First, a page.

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News Items
It Takes Just One Road to Destroy a Forest
Other - Saturday, August 30, 2014 

95% of forest loss occurs within 50 km of a road. Roads are penetrating deep into the wilderness. Roads fragment natural habitats, degrade forest ecosystems, and put local communities and wildlife at risk.
Maine DEP chief requests oversight of Amtrak plan for Brunswick layover facility
Portland Press Herald - Saturday, August 30, 2014 

The increasingly political fight over plans to build an Amtrak maintenance facility near a Brunswick neighborhood ratcheted up a notch this week when the commissioner of Maine’s Department of Environmental Protection moved to take personal oversight of the project’s approval. Commissioner Patricia Aho sent a letter to Amtrak requesting information on the project and directed the Northern New England Passenger Rail Authority, which oversees passenger rail services in Maine, to send any correspondence with the DEP about the project to her office.
EPA staff says smog standards need tightening 7 to 20 percent
Associated Press - Saturday, August 30, 2014 

The Environmental Protection Agency’s staff has concluded that the government needs to tighten smog rules by somewhere between 7 and 20 percent. Industry representatives criticized the recommendation as way too costly, while environmental activists hailed it as a public health measure.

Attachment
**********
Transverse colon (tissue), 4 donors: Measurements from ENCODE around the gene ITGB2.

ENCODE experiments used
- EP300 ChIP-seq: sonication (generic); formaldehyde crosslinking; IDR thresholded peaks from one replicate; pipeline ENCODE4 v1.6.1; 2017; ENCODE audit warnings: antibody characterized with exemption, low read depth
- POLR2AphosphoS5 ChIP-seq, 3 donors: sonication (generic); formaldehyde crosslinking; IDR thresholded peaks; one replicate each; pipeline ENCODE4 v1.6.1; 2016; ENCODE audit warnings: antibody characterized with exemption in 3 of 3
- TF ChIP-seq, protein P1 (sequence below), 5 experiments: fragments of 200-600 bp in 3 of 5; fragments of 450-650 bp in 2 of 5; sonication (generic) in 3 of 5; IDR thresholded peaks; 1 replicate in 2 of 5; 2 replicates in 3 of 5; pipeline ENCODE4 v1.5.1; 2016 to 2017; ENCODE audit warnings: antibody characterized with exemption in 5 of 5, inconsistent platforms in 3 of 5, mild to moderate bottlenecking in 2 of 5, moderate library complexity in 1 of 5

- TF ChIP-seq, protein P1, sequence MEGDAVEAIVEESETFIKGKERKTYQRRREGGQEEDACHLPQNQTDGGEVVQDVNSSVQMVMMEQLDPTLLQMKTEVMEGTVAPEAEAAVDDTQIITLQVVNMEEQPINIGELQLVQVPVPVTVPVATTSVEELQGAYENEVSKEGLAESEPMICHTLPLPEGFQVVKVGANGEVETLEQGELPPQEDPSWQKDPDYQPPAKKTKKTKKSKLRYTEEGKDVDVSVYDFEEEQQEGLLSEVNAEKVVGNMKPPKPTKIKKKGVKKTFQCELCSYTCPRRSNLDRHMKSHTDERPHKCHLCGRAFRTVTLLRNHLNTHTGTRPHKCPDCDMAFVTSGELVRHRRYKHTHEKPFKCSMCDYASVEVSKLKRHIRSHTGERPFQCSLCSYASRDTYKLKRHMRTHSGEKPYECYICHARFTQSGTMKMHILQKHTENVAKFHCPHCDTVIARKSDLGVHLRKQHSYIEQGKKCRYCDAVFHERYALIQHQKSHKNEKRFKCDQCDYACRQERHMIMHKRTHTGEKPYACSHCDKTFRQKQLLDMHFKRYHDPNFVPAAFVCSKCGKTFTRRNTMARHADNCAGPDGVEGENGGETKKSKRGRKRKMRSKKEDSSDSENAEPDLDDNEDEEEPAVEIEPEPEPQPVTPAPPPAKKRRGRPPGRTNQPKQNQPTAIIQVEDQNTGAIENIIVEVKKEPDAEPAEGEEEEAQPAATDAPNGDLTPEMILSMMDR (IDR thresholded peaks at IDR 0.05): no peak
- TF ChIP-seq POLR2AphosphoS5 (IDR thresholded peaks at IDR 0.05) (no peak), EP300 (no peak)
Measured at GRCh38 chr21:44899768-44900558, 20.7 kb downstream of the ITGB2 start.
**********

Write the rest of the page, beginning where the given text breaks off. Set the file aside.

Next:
Downeaster ridership rises in spite of delays
Portland Press Herald - Saturday, August 30, 2014 

Ridership on Amtrak’s Downeaster increased 4.6 percent in the fiscal year that ended on June 30, even though the service posted its worst-ever on-time performance, according to a preliminary report. Passengers made a record 537,000 one-way trips on the Downeaster, which operates 10 trains daily between Portland and Boston and four daily trains between Brunswick and Boston. But the service’s on-time performance was dismal. Only 58 percent of the trains arrived at their destination on time, a significant decline from on-time performance of 82 percent in fiscal 2013.
Mile 124 Waterville-Sidney interchange clears environment hurdle
Morning Sentinel - Saturday, August 30, 2014 

The proposed Interstate 95 exit would be three miles south of the Kennedy Memorial Drive exit and would ease expected future congestion there.
Opinion: Greed and shortsightedness could mean that cod is not so sacred
Portland Press Herald - Saturday, August 30, 2014